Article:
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HYPERION (32) Built in 1807, Hull.
Broken up in 1833.

  • 1807 Fitting out at Sheerness.
  • 1808 Capt. T. C. BRODIE.
    to the Mediterranean on 30 June.
  • 1811 Jamaica.
  • HYPERION touched at Gonaives in San Domingo to complete wood and water and was contacted by an English merchant named Simpson, who had been detained there for alleged breach of blockade, claiming the protection of the British flag. This was readily granted, but he had not been on board for long when the shore batteries, without warning, opened up on HYPERION's boats. Three men were killed and Capt. BRODIE, master's mate DILLON and marine officer George Pattoun were forced to surrender.
    At dawn the following morning the first lieutenant, James MORGAN, beat up through an intricate channel and anchored the frigate in four fathoms, not more than a musket shot from the shore. Then, with one broadside presented to the batteries and the other to a Haitian frigate, he sent Lieut. George BISSETT ashore to inform the Commandant that if, after 15 minutes of the boat landing, the captain and his companions had not been set at liberty, the town would be destroyed and the man of war taken to Jamaica. The three officers were promptly returned to their ship.
  • 1811 Capt. William Price CUMBY, 09/1811.
    In October 1811 HYPERION sailed for Vera Cruz and Havana on her way back to England.
    After re-fitting at Portsmouth she spent the whole summer of 1812 cruising in the Davies Strait to protect the whale fishery. She subsequently escorted a convoy from Newfoundland to Barbados and returned to St. John's to be frozen up in the harbour. Her men suffered less from the cold than might be imagined because Capt. CUMBY had insisted that they spend their arrears of pay on warm clothing at Portsmouth.
  • In November 1813 she sailed from Newfoundland with the Portuguese trade.
  • 1814 Channel and Biscay.
    On 14 June he captured the American privateer brig RATTLESNAKE (16), commanded by Mr David Moffatt. She had already captured 28 British merchant vessels and with her extraordinarily fast sailing she would have done great damage to the trade in the Bay.
  • On 25 January 1815 Capt. James LILLICRAP took temporary command of HYPERION and escorted home a large convoy of merchantmen from Oporto before being superseded by Capt. CUMBY.
  • HYPERION paid off at Portsmouth on 31 August 1815.
  • 1818 Capt. Thomas SEARLE, 09/1818.
    He was sent out to South America to order the return of Capt. SIRRIFF of ANDROMACHE who was commanding the British squadron off Chile. Capt. SIRRIFF was a personal friend of Lord COCHRANE who was commanding the Chilean navy and was embarrassing the British government by his partiality and lack of neutrality in the disputes between Spain and her former colonies. Capt. SEARLE took advantage of ANDROMACHE being in dock to take over Capt. SHIRRIFF's contract to ship home half a million pounds sterling, thus making a handsome profit.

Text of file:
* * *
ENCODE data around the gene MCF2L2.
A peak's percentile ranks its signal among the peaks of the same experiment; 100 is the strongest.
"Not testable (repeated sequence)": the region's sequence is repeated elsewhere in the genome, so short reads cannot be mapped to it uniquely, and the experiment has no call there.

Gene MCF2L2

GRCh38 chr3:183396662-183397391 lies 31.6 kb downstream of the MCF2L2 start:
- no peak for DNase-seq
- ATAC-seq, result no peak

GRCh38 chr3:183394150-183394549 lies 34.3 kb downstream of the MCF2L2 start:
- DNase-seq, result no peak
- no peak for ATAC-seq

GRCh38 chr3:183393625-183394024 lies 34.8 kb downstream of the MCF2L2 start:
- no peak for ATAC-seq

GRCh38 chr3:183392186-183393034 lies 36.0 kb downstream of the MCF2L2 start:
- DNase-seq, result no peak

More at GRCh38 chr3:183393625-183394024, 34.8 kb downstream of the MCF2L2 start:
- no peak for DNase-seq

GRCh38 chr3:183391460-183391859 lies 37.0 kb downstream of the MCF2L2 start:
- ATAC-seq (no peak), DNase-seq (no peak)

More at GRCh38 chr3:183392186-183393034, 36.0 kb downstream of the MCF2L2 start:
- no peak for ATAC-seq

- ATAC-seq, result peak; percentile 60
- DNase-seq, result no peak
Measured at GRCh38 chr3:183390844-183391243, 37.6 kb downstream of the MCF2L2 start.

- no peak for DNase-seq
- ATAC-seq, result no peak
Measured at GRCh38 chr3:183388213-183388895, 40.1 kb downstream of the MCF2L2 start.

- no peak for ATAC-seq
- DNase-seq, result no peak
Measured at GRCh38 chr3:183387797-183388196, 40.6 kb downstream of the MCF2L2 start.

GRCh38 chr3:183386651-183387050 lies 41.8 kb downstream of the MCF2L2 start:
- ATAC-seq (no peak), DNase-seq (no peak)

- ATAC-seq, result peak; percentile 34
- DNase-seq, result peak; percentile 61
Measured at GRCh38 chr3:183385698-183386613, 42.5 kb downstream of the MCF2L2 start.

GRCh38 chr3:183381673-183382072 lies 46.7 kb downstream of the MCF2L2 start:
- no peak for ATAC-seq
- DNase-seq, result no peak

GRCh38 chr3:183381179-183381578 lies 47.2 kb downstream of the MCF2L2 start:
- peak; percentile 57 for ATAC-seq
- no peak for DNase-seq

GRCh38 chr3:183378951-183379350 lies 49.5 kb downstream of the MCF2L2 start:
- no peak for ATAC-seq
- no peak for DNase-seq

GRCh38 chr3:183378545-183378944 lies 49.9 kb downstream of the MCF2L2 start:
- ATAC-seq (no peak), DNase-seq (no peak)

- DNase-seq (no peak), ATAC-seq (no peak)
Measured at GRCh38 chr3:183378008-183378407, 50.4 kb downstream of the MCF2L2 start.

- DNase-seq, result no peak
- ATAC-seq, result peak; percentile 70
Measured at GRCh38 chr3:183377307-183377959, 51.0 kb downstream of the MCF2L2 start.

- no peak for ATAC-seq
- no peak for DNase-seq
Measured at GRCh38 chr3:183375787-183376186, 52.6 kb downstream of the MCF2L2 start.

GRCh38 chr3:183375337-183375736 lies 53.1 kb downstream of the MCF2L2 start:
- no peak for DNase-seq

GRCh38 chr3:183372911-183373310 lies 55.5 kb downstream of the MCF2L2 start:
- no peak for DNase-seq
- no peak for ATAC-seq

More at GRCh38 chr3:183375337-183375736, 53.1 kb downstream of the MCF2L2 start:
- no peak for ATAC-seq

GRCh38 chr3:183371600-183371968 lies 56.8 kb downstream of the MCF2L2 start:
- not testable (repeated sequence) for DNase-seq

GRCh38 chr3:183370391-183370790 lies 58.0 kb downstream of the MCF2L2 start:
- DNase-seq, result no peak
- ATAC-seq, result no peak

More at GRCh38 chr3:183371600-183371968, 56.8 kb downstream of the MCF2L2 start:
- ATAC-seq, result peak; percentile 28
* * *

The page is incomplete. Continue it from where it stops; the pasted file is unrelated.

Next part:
HYPERION paid off on 25 April 1821.
  • 1821 Capt. James LILLICRAP, 04/1821.
    On 19 September following he sailed for the Cape of Good Hope with Lord Charles Somerset and his suite as passengers. Finding that Rear Ad. LAMBERT had already left for England, he followed instructions from the Admiralty and hoisted a broad pendant, continuing in command on the station until Commodore NOURSE arrived in 1822.
    On 10 June 1822 HYPERION rescued the Hon. Company's extra ship ALBION, which broke from her moorings in Simon's Bay during a gale and drove towards some rocks. The ship had treasure worth more than 100,000 pounds on board and many females were among her passengers. The captain was presented with 500 pounds for a piece of plate and 250 pounds was distributed among the officers and another 250 pounds among the men who had contributed towards the rescue. In the same gale two Russian men of war were rescued from imminent danger.
  • HYPERION visited St. Helena and left stores at Ascension Is. before joining Sir Charles ROWLEY on the Jamaica station. By that officer he was sent to cruise off Cuba to suppress piracy and he also sat as one of HM Commissioners in Jamaica condemning numerous pirates.
    In October 1823 he was appointed to GLOUCESTER (74).
  • 1823 Capt. George RICH, 10/1823, Jamaica.
  • 1825 Capt. W. J. MINGAYE, 01/1825. She was stationed at Newhaven for the suppression of smuggling. Over the next five years more than 55 supplementary Lieutenants were borne on her books at any one time. She paid off on 30 May 1831.

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